The letter also said, “We presume that County Staff and the Commissioners will review the possibility of fee-free off-peak hours with their Parking Management consultants.”
County commissioners posed questions themselves on Oct. 11 about how taxpayers should be treated.
Should every property owner get one free pass or two, for example, Commissioner Maio asked. Should owners of commercial property be exempt from paying? he continued.
Should the owner of every condominium in every complex get a parking pass, Maio added, when — in most cases — condo residents have ample parking at their facilities and many conveniently can ride bicycles or take the free Siesta Key Breeze trolley to the beach?
Island residents have benefited from the county’s operation of the Siesta Key Breeze open-air trolley, Commissioner Charles Hines pointed out. That free service was launched on March 20. Many residents have been able to avoid using their cars to travel between their condos and Siesta Village, he noted.
During the Aug. 16 Siesta Chamber meeting, Chair Smith was adamant in telling the audience members that the board’s lengthy discussion about the issue concluded with the view that all property owners should be able to park for free.
On Oct. 11, Commissioner Nancy Detert told her colleagues that she does not believe imposing a parking fee at the beach will encourage anyone to “vacate [the] space for the next person.” People will spend the same amount of time at the beach, she added, “and just complain about the cost, human nature being what it is.”
During the August Chamber meeting, Smith also stressed, “All proceeds from Siesta Beach paid parking would be used on Siesta Key. That’s what we believe it should be.”
In response to the SKA survey, 59.52% of the 499 people who answered a question about the proceeds said 100% of the money “should be invested in projects that support Siesta Key needs for transportation and parking.” The next highest percentage of respondents — 20.04% — felt that 75% of the proceeds should be directed to those purposes.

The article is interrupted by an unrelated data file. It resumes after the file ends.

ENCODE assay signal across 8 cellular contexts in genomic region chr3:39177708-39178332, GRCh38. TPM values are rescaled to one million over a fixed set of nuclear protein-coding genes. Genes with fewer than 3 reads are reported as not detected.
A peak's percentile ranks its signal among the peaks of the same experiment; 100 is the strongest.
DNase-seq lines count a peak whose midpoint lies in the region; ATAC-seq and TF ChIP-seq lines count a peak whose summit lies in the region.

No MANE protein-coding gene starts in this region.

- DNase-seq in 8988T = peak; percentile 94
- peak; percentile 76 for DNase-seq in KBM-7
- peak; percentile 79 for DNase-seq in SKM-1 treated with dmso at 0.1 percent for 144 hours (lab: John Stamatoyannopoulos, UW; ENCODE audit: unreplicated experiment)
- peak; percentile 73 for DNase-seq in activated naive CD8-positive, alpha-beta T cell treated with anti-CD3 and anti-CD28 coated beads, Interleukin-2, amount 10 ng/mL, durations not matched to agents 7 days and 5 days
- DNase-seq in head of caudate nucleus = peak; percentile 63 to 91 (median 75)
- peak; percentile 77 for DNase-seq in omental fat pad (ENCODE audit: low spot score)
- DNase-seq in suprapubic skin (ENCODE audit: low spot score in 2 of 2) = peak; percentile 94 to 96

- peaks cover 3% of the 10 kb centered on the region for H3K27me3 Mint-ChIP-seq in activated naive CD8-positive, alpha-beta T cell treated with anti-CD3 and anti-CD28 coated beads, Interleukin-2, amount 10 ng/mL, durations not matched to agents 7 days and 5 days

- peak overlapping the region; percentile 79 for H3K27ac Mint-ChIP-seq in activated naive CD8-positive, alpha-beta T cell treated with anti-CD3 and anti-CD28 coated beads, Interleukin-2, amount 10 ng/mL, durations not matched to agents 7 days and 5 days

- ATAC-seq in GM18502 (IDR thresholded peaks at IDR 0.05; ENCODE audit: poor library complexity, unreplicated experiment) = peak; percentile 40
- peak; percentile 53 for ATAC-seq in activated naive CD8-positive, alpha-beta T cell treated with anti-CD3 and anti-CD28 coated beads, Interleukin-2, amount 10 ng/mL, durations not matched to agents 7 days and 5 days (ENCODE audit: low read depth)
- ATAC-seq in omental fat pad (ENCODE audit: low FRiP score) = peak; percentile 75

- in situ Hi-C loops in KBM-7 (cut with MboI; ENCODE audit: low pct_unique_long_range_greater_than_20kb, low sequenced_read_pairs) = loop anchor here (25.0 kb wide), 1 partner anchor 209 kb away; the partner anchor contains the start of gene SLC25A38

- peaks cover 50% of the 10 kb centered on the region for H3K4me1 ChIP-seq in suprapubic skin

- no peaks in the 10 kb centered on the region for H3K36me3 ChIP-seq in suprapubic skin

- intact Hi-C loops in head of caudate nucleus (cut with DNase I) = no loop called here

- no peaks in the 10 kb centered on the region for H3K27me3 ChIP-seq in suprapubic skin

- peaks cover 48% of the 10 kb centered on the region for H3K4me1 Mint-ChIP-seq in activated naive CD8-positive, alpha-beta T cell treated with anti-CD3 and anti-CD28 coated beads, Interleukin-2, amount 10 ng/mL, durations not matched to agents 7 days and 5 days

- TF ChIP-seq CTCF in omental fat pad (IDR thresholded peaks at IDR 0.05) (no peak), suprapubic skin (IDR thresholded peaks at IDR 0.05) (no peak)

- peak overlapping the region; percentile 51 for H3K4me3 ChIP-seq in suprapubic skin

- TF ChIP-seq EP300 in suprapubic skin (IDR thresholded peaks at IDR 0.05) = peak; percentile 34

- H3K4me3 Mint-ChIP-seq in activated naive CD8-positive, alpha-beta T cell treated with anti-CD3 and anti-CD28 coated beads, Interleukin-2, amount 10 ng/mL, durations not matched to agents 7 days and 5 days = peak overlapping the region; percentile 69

Commissioners on Oct. 11 talked about using at least some of the money to continue the Siesta Key Breeze’s operations after grant funds run out and, potentially, to add more legs to the route.
Other points for consideration
In their Oct. 9 letter to the County Commission, the SKA directors first pointed out that while the organization “strongly supports the implementation of some form of paid parking at Siesta Key Public Beach,” it also “believes this can only be done effectively if accompanied by consistent enforcement of no-parking zones on Siesta Key to prevent beach visitors from trying to evade parking charges by parking on restricted neighborhood streets.”
In 2013, the SKA championed the efforts of residents on Avenida de Mayo to win new parking restrictions on their street, as more and more visitors were leaving vehicles on both sides of the road. The situation was almost untenable on holiday weekends and during special events, residents said, with many voicing alarm that an emergency vehicle would not be able to traverse Avenida de Mayo if someone needed EMS assistance or a house fire broke out.
After then-Sarasota County Fire Chief Mike Tobias concurred with the latter concern, the county commissioners in August 2013 asked county transportation staff to work with Tobias and his employees in an initiative to stripe parking spaces and erect signage to remedy the situation.
Finally, the Oct. 9 SKA letter said, “Irrespective of paid parking on Siesta Key, SKA members are greatly concerned about restoring safe and reasonable traffic service levels on-island and to and from the island. The SKA Board of Directors strongly encourages the Commissioners to explore and implement off-island parking and transportation solutions as a high priority.”